Streets for people in India: Shreya Gadepalli

‘Complete Streets’ are spreading rapidly in India, according to Shreya Gadepalli of ITDP India, who I interviewed for Episode 2 of the Reinventing Transport podcast.  Chennai and Pune, in particular, are improving conditions for people on foot, on bicycles and in buses. We spoke about India but her comments are relevant internationally.

Highlights from our conversation are below, followed by links to relevant documents and more detail about Shreya herself.

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The need for complete street improvements in India is enormous and urgent.

“Less than one percent of streets in urban India actually have footpaths. There is almost no infrastructure for cycling and the majority of space is hogged by personal motor vehicles even though they account for less than a quarter of all trips made”, said Shreya.

The space inefficiency of cars makes them seem more important than they really are. When Shreya asks people in India what proportion of city-dwellers have access to cars, many guess 50%. The real answer is more like 5%.

ITDP's Guidance on Street Design

We will see below that changes have been coming to the streets of several Indian cities.

One key to current progress was the information and guidance in ITDP's Better Streets Better Cities guide for street design in Indian cities, published in 2011.

It was a big step and helped spark interest  across India in more equitable street designs and led to ITDP India street design efforts in about 20 cities.

Shreya pointed to Chennai and Pune especially.

Chennai's streets changes

Shreya reports that Chennai, in Tamil Nadu, has became the first Indian city to adopt a policy for streets that makes non-motorized transportation its top priority, including in funding.

Chennai also now has ambitious goals to make the city's roads much safer. They are now very dangerous.

Nearly 60 kilometers of streets have already been retrofitted with better walking and cycling environments and better footpaths.  Another 100 kilometers are currently being redesigned. The goal is to eventually redesign about 500 kilometers of "bus-route roads" so that all streets with a bus service will have a better walking environment.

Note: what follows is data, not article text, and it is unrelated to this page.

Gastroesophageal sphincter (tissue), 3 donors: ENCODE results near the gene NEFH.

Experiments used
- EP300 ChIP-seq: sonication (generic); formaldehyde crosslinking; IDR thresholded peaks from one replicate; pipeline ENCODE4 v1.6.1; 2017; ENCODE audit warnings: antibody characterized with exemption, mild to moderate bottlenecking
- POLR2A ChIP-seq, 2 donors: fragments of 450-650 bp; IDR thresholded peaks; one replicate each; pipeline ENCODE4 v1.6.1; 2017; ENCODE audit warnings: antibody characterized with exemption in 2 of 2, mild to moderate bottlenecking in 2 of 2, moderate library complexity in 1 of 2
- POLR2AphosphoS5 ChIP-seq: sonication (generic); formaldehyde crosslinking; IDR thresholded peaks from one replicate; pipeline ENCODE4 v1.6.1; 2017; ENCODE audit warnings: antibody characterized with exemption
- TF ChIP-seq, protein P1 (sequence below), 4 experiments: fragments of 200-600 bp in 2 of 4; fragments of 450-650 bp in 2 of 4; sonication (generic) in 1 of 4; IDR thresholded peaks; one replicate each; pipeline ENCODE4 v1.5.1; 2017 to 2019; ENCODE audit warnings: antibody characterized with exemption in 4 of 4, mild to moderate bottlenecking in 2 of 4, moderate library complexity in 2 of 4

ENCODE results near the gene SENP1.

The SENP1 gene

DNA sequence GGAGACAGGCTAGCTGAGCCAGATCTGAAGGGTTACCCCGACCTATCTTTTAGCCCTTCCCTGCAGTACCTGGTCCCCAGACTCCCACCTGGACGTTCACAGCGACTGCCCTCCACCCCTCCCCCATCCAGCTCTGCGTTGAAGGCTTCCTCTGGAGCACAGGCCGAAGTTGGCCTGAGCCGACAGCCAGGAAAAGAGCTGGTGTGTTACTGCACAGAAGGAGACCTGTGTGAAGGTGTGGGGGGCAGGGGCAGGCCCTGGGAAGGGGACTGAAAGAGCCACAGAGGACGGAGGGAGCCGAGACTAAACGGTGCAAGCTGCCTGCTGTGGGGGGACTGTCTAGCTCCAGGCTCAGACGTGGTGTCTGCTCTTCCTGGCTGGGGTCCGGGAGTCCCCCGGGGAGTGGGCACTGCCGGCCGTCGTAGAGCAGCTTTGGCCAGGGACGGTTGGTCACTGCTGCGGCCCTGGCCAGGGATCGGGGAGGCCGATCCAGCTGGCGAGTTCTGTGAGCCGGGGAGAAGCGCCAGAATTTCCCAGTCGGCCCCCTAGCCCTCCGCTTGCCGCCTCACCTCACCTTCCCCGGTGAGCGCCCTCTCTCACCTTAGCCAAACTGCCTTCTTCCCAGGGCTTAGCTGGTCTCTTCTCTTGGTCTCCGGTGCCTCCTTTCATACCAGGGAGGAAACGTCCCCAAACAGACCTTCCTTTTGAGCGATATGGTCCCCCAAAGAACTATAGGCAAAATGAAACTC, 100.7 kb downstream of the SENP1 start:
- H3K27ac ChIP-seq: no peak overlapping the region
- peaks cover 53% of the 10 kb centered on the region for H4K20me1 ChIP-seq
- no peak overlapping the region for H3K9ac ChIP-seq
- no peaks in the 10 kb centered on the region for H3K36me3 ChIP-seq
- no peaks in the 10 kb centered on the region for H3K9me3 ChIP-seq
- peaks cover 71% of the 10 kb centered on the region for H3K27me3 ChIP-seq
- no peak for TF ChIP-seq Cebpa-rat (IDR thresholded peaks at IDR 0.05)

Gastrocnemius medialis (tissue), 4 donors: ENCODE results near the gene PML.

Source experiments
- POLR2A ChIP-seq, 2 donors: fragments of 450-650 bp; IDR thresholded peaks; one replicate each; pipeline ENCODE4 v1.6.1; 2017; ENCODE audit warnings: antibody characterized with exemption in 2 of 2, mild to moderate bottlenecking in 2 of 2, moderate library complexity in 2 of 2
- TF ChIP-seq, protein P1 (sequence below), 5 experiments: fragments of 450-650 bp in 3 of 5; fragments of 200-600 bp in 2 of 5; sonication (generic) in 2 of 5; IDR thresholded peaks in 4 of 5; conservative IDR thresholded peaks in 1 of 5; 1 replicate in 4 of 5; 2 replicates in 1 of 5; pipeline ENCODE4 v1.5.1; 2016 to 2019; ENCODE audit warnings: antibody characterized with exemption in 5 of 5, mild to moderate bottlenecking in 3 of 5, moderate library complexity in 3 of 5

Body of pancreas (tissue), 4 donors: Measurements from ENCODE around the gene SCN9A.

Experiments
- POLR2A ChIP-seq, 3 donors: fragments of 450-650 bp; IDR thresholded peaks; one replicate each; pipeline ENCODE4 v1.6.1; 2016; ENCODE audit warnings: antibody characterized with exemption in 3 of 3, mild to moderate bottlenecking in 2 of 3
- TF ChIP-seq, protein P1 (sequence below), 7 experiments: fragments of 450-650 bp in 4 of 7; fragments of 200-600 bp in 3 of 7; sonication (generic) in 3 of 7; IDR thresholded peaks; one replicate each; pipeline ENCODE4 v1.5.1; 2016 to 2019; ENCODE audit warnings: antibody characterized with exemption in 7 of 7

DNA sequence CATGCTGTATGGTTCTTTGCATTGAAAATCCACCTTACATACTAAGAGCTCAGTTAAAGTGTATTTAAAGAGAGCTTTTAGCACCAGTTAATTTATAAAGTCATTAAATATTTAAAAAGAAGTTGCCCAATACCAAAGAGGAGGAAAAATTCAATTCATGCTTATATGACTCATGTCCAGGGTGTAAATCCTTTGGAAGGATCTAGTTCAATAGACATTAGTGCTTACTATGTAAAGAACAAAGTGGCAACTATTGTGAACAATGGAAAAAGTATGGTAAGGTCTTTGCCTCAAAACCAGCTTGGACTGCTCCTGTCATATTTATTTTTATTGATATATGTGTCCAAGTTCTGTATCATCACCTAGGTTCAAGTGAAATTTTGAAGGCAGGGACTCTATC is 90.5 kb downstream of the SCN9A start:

Chennai is also developing a detailed plan for a Bus Rapid Transit system to complement its existing rail and Metro.

I asked how such ambitious plans had been politically possible, given the bad experience of some Indian cities with reallocating space on the roads (Delhi's BRT comes to mind).

Shreya said that there has certainly been opposition. But both leadership and broad coalition building made the difference:

  • leadership from both previous and current Commissioners of the city
  • cooperation with the local university, whose academics conducted in-depth training for about 90 city engineers on how to plan, design, and implement streets for all
  • support from local urban designers and architects
  • engagement with resident associations and other community groups, 
  • an effort to educated and engage with the media.

Pune streets

Coalition building has also been crucial in Pune, Maharashtra, reports Shreya.

ITDP made common cause  various other local civil society organizations, with local media groups, and supportive people in the Municipal Corporation, which was also fortunate to have had progressive leadership.

As a result, Pune is the first Indian city to have street design guidelines of its own.

Like Chennai, Pune has also made pedestrians and cyclists a high policy priority and even has a new dedicated municipal cell for bicycle and street design planning.

Pune is currently retrofitting about 125 kilometers of streets. Some of the early pilots are now the best quality walking and cycling environments in India so far.